The meeting ended after an efficient one hour with numerous and diverse critiques made, but no ultimate resolution. According to Jerome and Bliss, the Frontiers review will be a semester-long task for the EPPC (which will take input from the CoC). If you have any questions, concerns, suggestions on the matter, e-mail Jerome (EPPC) at, or Bliss (CoC) at, as well as Sun (CoI) at

It should be noted that Ben Shababo GS’13 is also an undergraduate representative on the EPPC but was unable to attend the meeting.

Hipster nonsense via Shutterstock

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  • Anonymous says:

    @Anonymous Good recap.

    I also fully endorse the use of “Hipster nonsense”

  • CC 12 says:

    @CC 12 I hate how there’s no one left at Columbia who still calls the course “Frontiers” instead of “FroSci”

    1. CC13 says:

      @CC13 Seriously. Wth

  • sure the class sucks... says:

    @sure the class sucks... but it’s an easy A. virtually no hw. suck it up.

    1. Anonymous says:

      @Anonymous you are doing college wrong

  • jks says:

    @jks A 4-paragraph comment on a day-old Bwog post is probably not the best way to reach people, but I feel obliged to comment anyway. I am a former student who took Frontiers in its relative infancy. I was a science student, but I still enjoyed the class and learned a great deal, and there are some misunderstandings in this article that I want to address, since they seem to have largely driven the discussion.

    I can tell you unequivocally that the “main purpose of this course” is NOT “to teach the sciences to those who are generally unfamiliar with them and to update the more familiar students”. This course exists because all responsible citizens of the modern world, which is what the core curriculum seeks to make us, need to be scientifically literate as well as critical thinkers. According to the Frontiers of Science page on the columbia college website the purpose is to “change the way students think about questions of science and about the world around them,” as a part of the greater “habits of mind developed in the Core cultivate a critical and creative intellectual capacity that students employ long after college, in the pursuit and the fulfillment of meaningful lives” (core curriculum home page).

    From this perspective, then, I want to critique the assumption that “the process of rigorous thought and exploration you bring to Lit Hum can’t be exactly translated to a science course.” Nothing could be farther from the truth. That is the point of Frontiers. Science may seek “indisputable data,” and when you take high school science or other introductory science courses, that is almost always what you see. But at the cutting edge of science, the data are never indisputable. Understanding science requires “rigorous thought and exploration,” and this process, while perhaps not sufficient actually to do science, as one student pointed out Frontiers does not teach the scientific method, is necessary to do science, and sufficient to understand whatever scientific issues are at the forefront at a given time. Further, I would argue that the applications of these critical reasoning skills extends beyond science, into the interpretation of any data or fact-driven claims, such as those flying around in an election year.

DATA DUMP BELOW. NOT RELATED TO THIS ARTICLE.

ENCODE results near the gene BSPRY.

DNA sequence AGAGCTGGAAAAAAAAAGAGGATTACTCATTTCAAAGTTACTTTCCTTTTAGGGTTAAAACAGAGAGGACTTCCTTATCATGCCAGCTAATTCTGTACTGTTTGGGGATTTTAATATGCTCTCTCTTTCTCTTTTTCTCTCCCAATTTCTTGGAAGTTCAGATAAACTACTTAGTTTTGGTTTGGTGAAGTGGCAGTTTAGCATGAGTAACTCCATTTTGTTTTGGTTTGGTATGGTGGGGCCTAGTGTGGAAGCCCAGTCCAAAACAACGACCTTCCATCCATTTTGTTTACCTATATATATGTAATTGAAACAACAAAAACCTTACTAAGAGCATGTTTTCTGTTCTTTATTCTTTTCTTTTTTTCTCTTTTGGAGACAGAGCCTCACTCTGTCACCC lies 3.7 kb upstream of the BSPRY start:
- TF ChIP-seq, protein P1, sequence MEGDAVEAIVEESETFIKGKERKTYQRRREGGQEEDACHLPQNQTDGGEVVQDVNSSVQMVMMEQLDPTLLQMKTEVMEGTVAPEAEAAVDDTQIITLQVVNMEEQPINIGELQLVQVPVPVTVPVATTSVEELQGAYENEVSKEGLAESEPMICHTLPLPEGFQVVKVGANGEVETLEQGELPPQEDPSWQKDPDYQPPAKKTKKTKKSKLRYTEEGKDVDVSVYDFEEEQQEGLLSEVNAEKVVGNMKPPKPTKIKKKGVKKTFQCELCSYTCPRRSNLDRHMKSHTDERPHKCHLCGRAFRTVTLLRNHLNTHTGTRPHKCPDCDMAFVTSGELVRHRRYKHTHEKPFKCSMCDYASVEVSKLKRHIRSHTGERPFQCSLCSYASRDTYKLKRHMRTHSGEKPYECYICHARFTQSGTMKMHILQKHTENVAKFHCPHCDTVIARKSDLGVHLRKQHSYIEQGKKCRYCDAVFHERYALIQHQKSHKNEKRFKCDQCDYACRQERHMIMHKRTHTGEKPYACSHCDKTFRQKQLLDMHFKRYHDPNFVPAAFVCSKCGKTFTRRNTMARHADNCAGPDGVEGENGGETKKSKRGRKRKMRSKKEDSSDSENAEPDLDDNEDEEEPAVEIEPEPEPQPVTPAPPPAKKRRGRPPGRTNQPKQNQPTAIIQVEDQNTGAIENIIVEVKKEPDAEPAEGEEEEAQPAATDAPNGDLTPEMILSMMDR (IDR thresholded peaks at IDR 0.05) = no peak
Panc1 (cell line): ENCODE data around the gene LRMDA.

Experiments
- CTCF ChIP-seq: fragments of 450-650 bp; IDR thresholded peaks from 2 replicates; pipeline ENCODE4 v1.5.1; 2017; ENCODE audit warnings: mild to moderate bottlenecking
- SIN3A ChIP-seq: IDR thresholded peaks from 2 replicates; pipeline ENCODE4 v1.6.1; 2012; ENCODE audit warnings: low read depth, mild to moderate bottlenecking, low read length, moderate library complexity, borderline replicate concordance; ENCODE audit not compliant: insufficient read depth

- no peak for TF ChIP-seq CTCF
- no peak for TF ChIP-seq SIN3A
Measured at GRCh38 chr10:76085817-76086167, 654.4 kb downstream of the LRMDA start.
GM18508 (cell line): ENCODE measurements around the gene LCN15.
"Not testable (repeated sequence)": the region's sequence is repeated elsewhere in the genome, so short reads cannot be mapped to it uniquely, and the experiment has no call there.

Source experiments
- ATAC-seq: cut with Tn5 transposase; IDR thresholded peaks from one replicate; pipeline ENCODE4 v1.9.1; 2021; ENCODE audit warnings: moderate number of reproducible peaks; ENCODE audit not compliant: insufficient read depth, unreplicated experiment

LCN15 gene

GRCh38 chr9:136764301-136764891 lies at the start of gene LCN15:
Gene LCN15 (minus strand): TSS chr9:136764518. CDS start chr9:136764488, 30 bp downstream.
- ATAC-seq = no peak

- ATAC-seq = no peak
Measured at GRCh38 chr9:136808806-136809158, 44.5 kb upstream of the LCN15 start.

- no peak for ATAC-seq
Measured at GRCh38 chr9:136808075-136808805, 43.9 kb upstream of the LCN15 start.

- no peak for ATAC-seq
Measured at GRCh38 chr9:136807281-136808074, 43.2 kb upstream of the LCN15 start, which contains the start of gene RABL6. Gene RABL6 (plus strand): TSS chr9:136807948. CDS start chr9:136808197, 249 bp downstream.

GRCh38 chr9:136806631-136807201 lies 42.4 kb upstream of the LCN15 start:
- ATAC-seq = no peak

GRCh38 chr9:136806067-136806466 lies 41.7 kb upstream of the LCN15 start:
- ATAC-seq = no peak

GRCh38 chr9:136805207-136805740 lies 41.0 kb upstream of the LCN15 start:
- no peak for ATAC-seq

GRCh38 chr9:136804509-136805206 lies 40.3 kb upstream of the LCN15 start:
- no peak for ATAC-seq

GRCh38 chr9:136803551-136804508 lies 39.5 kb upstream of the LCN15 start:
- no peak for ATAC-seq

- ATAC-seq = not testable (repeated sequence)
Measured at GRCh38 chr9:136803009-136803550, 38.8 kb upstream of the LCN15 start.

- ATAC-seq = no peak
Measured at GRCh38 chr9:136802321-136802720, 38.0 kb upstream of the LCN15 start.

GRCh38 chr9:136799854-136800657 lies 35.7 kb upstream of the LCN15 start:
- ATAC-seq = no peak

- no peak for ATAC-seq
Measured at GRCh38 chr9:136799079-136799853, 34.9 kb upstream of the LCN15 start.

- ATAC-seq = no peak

So Frontiers is not about teaching the sciences, or teaching how to do science, Frontiers is about being able to think like a scientist, something that most students do not learn in high school. Whether Frontiers succeeds at this mission is open to discussion, although none of the proposals mentioned in this article would do a better job, given that they were proposed to solve a different problem. I think that as much as many students dislike the course, it is hard to argue that what Frontiers actually seeks to do is unimportant or in any way divergent from the values of the core curriculum. This is an important course, and deserves more than general resentment from the student body.

    1. Samara Bliss says:

      @Samara Bliss Hi jks–thanks for taking the time to write this out. You have a good point and I think many agree with you. I urge you to shoot me an email if you’d be willing to discuss this more.

  • Anonymous says:

    @Anonymous It’s maddening that students have voiced these very fair criticisms ever since Frontiers first began, but the course heads have not lifted a finger to address them.